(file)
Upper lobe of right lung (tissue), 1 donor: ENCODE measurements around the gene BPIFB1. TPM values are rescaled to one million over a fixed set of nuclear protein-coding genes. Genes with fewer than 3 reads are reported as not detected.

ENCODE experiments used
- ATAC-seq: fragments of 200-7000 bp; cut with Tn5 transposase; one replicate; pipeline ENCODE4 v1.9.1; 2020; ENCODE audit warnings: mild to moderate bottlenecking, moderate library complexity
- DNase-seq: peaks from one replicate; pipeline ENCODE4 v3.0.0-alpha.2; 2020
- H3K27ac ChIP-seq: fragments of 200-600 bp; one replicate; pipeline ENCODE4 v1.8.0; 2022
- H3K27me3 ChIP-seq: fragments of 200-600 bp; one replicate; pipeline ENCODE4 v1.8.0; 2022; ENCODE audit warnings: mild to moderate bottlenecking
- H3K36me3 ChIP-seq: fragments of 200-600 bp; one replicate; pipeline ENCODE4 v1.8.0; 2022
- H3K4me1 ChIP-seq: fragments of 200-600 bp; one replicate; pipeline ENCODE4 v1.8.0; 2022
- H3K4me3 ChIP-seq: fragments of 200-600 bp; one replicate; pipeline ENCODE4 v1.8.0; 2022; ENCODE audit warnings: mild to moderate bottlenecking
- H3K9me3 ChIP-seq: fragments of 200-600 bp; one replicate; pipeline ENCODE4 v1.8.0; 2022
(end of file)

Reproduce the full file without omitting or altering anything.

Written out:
Upper lobe of right lung (tissue), 1 donor: ENCODE measurements around the gene BPIFB1. TPM values are rescaled to one million over a fixed set of nuclear protein-coding genes. Genes with fewer than 3 reads are reported as not detected.

ENCODE experiments used
- ATAC-seq: fragments of 200-7000 bp; cut with Tn5 transposase; one replicate; pipeline ENCODE4 v1.9.1; 2020; ENCODE audit warnings: mild to moderate bottlenecking, moderate library complexity
- DNase-seq: peaks from one replicate; pipeline ENCODE4 v3.0.0-alpha.2; 2020
- H3K27ac ChIP-seq: fragments of 200-600 bp; one replicate; pipeline ENCODE4 v1.8.0; 2022
- H3K27me3 ChIP-seq: fragments of 200-600 bp; one replicate; pipeline ENCODE4 v1.8.0; 2022; ENCODE audit warnings: mild to moderate bottlenecking
- H3K36me3 ChIP-seq: fragments of 200-600 bp; one replicate; pipeline ENCODE4 v1.8.0; 2022
- H3K4me1 ChIP-seq: fragments of 200-600 bp; one replicate; pipeline ENCODE4 v1.8.0; 2022
- H3K4me3 ChIP-seq: fragments of 200-600 bp; one replicate; pipeline ENCODE4 v1.8.0; 2022; ENCODE audit warnings: mild to moderate bottlenecking
- H3K9me3 ChIP-seq: fragments of 200-600 bp; one replicate; pipeline ENCODE4 v1.8.0; 2022